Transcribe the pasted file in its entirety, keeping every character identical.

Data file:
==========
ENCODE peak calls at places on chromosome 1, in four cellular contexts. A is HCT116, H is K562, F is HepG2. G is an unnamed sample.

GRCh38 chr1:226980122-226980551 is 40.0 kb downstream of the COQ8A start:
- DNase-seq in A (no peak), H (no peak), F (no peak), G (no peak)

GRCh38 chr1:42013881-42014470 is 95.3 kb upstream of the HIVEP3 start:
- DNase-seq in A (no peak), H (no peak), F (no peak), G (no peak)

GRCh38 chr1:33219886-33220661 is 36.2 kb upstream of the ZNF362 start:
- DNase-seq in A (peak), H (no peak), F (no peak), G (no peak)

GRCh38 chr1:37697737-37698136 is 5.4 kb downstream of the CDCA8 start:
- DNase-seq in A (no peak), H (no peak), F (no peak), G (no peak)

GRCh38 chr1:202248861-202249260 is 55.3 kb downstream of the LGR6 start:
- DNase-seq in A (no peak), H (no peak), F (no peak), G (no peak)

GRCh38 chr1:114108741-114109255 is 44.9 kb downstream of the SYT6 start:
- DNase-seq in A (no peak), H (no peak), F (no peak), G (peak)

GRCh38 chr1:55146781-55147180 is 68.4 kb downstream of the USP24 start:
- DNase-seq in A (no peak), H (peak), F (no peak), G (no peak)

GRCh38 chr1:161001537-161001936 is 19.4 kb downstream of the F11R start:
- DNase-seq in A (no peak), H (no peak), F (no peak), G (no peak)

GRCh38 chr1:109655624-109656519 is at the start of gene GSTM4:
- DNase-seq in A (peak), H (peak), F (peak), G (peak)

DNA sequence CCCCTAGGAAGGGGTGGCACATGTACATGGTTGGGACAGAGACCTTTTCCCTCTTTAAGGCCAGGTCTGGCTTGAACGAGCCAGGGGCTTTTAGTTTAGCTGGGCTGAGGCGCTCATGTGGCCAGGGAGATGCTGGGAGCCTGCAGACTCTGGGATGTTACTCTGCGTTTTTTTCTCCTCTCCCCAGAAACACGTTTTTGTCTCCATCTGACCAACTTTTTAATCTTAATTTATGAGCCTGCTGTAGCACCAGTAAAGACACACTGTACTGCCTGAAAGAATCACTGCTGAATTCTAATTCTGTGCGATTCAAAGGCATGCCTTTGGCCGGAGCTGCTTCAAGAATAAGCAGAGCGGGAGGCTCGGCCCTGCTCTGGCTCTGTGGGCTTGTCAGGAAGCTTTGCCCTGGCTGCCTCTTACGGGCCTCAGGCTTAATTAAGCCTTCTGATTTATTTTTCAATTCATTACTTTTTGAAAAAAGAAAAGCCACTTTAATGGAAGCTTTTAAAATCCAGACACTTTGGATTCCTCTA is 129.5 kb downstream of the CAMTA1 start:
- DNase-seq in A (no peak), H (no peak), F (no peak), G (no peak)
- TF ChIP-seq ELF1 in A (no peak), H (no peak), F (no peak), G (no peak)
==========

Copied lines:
ENCODE peak calls at places on chromosome 1, in four cellular contexts. A is HCT116, H is K562, F is HepG2. G is an unnamed sample.

GRCh38 chr1:226980122-226980551 is 40.0 kb downstream of the COQ8A start:
- DNase-seq in A (no peak), H (no peak), F (no peak), G (no peak)

GRCh38 chr1:42013881-42014470 is 95.3 kb upstream of the HIVEP3 start:
- DNase-seq in A (no peak), H (no peak), F (no peak), G (no peak)

GRCh38 chr1:33219886-33220661 is 36.2 kb upstream of the ZNF362 start:
- DNase-seq in A (peak), H (no peak), F (no peak), G (no peak)

GRCh38 chr1:37697737-37698136 is 5.4 kb downstream of the CDCA8 start:
- DNase-seq in A (no peak), H (no peak), F (no peak), G (no peak)

GRCh38 chr1:202248861-202249260 is 55.3 kb downstream of the LGR6 start:
- DNase-seq in A (no peak), H (no peak), F (no peak), G (no peak)

GRCh38 chr1:114108741-114109255 is 44.9 kb downstream of the SYT6 start:
- DNase-seq in A (no peak), H (no peak), F (no peak), G (peak)

GRCh38 chr1:55146781-55147180 is 68.4 kb downstream of the USP24 start:
- DNase-seq in A (no peak), H (peak), F (no peak), G (no peak)

GRCh38 chr1:161001537-161001936 is 19.4 kb downstream of the F11R start:
- DNase-seq in A (no peak), H (no peak), F (no peak), G (no peak)

GRCh38 chr1:109655624-109656519 is at the start of gene GSTM4:
- DNase-seq in A (peak), H (peak), F (peak), G (peak)

DNA sequence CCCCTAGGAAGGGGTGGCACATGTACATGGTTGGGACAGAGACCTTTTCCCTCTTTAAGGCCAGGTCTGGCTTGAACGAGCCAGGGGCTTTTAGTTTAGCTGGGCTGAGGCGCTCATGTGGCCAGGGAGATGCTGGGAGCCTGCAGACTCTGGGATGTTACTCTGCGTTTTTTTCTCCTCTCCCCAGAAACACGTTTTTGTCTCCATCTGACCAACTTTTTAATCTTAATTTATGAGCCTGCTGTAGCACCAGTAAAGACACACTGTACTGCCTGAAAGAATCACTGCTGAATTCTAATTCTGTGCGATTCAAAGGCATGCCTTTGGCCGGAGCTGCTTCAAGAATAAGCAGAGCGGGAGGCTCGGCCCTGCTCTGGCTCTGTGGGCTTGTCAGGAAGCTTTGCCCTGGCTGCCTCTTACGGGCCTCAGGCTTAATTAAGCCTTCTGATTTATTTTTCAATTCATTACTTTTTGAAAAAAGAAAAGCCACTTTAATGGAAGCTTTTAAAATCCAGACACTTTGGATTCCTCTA is 129.5 kb downstream of the CAMTA1 start:
- DNase-seq in A (no peak), H (no peak), F (no peak), G (no peak)
- TF ChIP-seq ELF1 in A (no peak), H (no peak), F (no peak), G (no peak)